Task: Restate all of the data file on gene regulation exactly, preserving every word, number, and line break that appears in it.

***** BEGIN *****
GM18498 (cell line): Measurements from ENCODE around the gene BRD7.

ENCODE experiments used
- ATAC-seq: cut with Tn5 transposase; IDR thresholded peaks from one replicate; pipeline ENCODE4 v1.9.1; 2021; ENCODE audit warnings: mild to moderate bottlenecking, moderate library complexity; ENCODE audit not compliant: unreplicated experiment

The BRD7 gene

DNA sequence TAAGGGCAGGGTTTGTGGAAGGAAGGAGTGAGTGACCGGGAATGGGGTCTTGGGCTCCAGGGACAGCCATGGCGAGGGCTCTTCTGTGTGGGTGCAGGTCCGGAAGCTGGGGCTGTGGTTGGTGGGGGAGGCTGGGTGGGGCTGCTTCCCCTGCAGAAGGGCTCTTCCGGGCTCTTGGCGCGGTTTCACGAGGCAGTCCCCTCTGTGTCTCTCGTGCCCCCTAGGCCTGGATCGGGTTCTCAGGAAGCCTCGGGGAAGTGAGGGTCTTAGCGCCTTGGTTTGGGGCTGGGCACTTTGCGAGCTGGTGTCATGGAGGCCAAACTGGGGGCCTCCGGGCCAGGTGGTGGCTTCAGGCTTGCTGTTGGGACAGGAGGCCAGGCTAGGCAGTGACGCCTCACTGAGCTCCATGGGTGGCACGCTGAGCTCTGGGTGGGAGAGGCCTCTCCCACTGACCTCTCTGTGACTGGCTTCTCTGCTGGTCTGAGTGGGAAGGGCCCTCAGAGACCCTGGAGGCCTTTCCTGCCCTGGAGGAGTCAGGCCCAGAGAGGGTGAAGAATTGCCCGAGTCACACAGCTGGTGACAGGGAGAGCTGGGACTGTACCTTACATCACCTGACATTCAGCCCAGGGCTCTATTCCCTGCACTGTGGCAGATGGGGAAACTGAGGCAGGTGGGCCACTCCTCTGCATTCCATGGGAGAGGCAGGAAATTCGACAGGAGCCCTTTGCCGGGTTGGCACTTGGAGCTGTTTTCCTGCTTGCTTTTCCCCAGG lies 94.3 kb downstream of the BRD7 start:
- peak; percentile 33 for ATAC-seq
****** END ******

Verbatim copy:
GM18498 (cell line): Measurements from ENCODE around the gene BRD7.

ENCODE experiments used
- ATAC-seq: cut with Tn5 transposase; IDR thresholded peaks from one replicate; pipeline ENCODE4 v1.9.1; 2021; ENCODE audit warnings: mild to moderate bottlenecking, moderate library complexity; ENCODE audit not compliant: unreplicated experiment

The BRD7 gene

DNA sequence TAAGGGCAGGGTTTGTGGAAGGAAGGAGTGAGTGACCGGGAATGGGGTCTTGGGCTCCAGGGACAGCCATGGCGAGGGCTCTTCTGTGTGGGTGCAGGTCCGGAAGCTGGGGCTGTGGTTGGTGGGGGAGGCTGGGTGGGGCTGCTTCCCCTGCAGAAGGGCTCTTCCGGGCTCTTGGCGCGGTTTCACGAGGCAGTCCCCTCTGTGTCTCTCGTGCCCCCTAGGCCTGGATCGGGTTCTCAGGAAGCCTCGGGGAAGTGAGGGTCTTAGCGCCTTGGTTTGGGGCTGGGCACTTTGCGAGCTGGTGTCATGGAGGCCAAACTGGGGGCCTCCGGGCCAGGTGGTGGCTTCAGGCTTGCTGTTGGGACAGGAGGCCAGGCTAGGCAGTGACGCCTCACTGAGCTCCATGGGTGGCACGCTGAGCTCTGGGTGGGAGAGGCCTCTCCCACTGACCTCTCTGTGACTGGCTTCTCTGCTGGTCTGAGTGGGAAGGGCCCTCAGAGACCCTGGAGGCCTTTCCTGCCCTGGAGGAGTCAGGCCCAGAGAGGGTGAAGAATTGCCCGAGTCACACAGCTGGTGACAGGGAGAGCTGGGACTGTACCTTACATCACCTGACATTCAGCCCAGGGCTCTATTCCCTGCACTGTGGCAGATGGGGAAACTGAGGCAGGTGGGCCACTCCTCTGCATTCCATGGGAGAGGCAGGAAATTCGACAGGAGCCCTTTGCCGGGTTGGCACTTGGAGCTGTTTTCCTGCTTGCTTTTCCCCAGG lies 94.3 kb downstream of the BRD7 start:
- peak; percentile 33 for ATAC-seq